By John Green
“I wanted so badly to lie down next to her on the couch, to wrap my arms around her and sleep. Not even have sex. Just sleep together in the most innocent sense of the phrase. But I lacked courage and she had a boyfriend and I was gawky and she was gorgeous and I was hopelessly boring and she was endlessly fascinating. So I walked back to my room and collapsed on the bottom bunk, thinking that if people were rain, I was drizzle and she was a hurricane.”
I’ve just finished reading a book. It’s the type of book that after you read the last line and gently close the book, you’re left feeling different. Maybe infinitesimally so, but certainly different. You feel changed. It’s the type of book that leaves you wondering why I’m even writing this blog. Like who cares whether or not I liked a book? There are such bigger, more important things to be writing about. There are such weightier questions to consider. There are such greater Perhaps to discover. The book was, of course, John Green’s debut novel, Looking for Alaska.
It tells the story of Miles Halter, a junior in high school, who has left behind his insignificant, friendless life in Orlando to attend Culver Creek Preparatory School, a boarding school in Alabama. He quickly fits into his roommate’s group of friends and starts to learn about the school’s culture: learn to take a joke, break the rules, don’t get caught, and definitely don’t rat. Then he meets Alaska, an intelligent, witty, beautiful girl who seems to have a dark past she doesn’t want to talk about. And he can’t get her off of his mind.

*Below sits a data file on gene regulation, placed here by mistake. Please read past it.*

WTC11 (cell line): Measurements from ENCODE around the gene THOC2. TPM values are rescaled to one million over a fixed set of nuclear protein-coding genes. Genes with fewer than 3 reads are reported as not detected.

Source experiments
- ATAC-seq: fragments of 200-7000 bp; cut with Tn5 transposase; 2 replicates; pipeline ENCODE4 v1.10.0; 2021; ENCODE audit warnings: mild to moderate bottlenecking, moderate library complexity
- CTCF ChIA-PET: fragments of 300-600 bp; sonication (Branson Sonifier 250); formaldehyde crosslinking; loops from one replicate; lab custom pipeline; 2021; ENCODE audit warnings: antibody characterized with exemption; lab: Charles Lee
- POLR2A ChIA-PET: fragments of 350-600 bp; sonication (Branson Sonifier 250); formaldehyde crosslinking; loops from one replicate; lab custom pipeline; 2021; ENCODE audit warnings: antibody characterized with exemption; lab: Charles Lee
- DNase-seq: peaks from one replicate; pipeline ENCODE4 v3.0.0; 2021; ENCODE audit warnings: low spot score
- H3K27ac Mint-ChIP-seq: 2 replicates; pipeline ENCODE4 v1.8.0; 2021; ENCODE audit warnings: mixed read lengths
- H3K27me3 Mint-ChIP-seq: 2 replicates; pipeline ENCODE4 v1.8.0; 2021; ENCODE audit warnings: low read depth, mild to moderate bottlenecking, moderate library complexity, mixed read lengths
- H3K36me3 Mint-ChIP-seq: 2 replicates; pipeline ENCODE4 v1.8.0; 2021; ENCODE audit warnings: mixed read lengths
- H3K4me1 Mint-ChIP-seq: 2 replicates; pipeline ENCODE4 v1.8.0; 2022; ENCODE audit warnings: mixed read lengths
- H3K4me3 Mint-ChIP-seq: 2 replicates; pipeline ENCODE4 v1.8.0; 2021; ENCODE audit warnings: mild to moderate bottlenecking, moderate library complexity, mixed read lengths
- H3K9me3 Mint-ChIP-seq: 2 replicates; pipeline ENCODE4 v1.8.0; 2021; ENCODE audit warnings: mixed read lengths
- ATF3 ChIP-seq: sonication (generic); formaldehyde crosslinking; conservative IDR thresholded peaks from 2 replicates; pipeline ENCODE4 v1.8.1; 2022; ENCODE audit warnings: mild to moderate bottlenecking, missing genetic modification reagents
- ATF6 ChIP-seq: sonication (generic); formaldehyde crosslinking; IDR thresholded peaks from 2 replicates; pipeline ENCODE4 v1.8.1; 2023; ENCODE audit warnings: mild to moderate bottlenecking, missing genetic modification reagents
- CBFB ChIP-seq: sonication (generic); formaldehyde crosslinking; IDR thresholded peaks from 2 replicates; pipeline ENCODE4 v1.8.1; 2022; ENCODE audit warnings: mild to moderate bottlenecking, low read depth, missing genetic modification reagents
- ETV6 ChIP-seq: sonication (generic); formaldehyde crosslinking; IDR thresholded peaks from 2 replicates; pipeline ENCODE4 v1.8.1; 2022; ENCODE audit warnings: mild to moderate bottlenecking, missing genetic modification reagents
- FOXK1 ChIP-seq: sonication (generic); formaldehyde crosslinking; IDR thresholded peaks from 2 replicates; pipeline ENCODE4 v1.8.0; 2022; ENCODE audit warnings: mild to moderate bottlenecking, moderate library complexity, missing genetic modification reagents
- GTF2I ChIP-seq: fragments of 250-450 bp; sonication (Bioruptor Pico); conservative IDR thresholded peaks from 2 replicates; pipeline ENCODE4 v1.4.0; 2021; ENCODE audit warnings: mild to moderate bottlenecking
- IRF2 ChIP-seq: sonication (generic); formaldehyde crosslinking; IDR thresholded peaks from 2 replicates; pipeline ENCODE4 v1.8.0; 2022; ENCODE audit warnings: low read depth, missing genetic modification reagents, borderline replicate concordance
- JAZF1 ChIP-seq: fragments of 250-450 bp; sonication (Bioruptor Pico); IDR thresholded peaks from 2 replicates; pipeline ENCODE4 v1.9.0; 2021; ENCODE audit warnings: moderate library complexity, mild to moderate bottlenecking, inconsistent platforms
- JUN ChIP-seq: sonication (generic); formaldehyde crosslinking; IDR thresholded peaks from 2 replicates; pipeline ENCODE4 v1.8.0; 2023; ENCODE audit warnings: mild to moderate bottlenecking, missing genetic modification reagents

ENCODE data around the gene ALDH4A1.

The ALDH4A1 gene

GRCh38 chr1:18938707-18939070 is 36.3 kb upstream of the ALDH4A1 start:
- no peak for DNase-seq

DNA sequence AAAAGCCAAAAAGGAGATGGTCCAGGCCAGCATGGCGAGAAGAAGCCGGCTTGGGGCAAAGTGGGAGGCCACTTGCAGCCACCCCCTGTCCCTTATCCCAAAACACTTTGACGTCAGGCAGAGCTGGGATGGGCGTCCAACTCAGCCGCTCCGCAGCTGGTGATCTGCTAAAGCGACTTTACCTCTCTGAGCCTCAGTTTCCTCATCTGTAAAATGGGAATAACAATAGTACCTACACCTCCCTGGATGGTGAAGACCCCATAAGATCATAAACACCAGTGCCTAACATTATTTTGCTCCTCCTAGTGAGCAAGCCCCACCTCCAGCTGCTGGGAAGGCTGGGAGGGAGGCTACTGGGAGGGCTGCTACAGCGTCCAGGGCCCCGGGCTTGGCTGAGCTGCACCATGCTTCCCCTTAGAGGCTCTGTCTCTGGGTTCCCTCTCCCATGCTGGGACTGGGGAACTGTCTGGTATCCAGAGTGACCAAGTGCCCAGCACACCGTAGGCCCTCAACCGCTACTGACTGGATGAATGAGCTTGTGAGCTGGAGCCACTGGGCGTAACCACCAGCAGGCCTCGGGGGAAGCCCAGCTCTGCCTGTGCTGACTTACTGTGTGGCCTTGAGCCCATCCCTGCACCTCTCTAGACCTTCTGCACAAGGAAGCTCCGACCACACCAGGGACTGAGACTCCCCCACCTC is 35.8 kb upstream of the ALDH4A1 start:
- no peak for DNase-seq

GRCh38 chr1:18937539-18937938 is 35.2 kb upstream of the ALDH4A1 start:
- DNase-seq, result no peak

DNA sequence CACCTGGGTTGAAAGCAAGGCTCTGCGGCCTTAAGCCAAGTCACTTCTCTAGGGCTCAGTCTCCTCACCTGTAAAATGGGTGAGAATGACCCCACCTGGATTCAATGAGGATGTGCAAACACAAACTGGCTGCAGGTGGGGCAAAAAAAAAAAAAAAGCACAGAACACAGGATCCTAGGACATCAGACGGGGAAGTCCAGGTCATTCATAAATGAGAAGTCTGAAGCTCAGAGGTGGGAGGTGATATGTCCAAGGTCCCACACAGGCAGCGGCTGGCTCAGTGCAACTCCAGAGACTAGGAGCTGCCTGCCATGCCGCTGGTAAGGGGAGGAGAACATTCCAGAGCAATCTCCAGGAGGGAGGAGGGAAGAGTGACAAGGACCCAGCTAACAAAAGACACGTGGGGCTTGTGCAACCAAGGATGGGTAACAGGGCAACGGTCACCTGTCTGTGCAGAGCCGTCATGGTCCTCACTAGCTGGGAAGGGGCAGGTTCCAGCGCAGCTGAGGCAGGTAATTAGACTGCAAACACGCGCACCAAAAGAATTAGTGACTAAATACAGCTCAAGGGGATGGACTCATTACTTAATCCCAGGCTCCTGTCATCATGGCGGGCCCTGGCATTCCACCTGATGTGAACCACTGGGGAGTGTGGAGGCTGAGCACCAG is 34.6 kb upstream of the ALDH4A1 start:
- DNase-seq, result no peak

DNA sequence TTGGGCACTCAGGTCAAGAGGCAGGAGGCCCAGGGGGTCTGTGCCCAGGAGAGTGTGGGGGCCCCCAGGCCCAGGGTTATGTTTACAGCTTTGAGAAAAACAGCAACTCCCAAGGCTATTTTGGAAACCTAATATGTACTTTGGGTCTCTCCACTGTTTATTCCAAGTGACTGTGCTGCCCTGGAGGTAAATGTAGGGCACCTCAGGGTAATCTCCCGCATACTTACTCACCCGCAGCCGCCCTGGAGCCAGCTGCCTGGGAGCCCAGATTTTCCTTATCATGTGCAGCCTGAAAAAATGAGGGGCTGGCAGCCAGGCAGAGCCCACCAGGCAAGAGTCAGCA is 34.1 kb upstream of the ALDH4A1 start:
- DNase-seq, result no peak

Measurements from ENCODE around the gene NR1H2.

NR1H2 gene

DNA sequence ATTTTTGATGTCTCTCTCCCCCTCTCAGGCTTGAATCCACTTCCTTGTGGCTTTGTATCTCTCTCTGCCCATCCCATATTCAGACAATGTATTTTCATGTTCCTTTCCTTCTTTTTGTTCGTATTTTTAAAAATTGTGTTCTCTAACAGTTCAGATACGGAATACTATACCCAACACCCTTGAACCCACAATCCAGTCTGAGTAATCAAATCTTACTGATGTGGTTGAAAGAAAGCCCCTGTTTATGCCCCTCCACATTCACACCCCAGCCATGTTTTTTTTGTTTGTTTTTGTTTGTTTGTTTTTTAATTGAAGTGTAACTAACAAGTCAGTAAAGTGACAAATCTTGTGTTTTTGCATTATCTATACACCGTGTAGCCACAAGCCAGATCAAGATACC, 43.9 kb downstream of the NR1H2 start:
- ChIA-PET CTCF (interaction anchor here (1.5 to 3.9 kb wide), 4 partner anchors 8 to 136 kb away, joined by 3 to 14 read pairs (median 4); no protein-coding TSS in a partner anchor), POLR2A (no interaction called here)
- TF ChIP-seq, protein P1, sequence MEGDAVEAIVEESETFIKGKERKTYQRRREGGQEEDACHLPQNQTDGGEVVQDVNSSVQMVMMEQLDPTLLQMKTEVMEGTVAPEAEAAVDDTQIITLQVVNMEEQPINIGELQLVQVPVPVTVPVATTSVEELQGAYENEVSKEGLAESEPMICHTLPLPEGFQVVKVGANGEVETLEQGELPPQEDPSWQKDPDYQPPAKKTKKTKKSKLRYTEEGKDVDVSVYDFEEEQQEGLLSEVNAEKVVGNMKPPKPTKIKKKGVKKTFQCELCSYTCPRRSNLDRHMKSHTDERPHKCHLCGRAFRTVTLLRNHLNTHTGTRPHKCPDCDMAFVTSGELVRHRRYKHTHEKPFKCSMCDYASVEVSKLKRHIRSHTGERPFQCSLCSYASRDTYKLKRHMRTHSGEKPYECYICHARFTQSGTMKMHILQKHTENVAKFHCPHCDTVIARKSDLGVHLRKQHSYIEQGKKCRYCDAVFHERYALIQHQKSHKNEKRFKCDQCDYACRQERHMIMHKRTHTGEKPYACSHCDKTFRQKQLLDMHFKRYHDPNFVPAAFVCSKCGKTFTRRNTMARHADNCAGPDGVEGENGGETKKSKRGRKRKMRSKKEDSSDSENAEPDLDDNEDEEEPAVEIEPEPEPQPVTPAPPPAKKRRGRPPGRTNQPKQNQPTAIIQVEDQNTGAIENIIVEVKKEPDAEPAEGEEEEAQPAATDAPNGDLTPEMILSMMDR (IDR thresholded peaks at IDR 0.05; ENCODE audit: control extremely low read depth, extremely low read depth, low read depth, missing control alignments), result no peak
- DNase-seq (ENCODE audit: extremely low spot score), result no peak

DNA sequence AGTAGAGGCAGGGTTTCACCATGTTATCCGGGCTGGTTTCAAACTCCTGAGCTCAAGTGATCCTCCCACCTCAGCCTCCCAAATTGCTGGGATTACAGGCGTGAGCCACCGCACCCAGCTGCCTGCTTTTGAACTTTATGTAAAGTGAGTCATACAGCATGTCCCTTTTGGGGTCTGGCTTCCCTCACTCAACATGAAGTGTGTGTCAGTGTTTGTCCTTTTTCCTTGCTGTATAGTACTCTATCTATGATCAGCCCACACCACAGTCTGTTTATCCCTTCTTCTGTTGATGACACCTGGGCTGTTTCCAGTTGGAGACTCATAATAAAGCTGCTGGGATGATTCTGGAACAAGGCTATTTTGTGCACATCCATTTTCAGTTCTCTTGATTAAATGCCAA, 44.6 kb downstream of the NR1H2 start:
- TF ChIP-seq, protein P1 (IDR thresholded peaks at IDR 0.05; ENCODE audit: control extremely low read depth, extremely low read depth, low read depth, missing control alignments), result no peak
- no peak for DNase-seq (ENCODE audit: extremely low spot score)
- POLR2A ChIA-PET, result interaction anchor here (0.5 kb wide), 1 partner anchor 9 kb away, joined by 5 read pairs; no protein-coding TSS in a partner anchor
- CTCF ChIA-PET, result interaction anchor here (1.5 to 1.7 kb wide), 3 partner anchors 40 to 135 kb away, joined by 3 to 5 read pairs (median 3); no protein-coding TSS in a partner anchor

Despite its perfect teenage drama setup (maximum number of kids, minimal adult supervision, and lots of drinking and smoking) the book manages to stay away from many of the teenage drama stereotypes. There were no love triangles, the lead female was probably the smartest of all the characters, and they did a lot more talking about sex than actually having it. In fact, with the story set in a prep school and many of Miles’ friends being on scholarship, the storyline and dialogue tended toward much deeper, philosophical discussions than you would expect from a stereotypical young adult book. Miles is obsessed with people’s last words and much of the book’s storyline revolves around two famous sets of last words: Simón Bolívar’s “How will I ever get out of this labyrinth!” and François Rabelais’ “I go to seek a Great Perhaps.” Miles left his boring life in Orlando to find his Great Perhaps, and Alaska is obsessed with Bolívar’s labyrinth. Is it a symbol for life or for death? And how do you get out of it?
Green tackles big questions about life, death, and what comes next with raw emotion and genuine intensity. Although the book starts a bit slowly with the very uninteresting social life of a high school introvert, Green catches his stride about a quarter of the way in and delivers a very moving story about teenagers coming to terms with their vincibility. Whether you’re currently in high school or have been out for ten years, this book offers an intellectual look at the meaning of life and how to get through it, and hopefully it will make you stop and think just a little bit about where you’ll end up afterwards.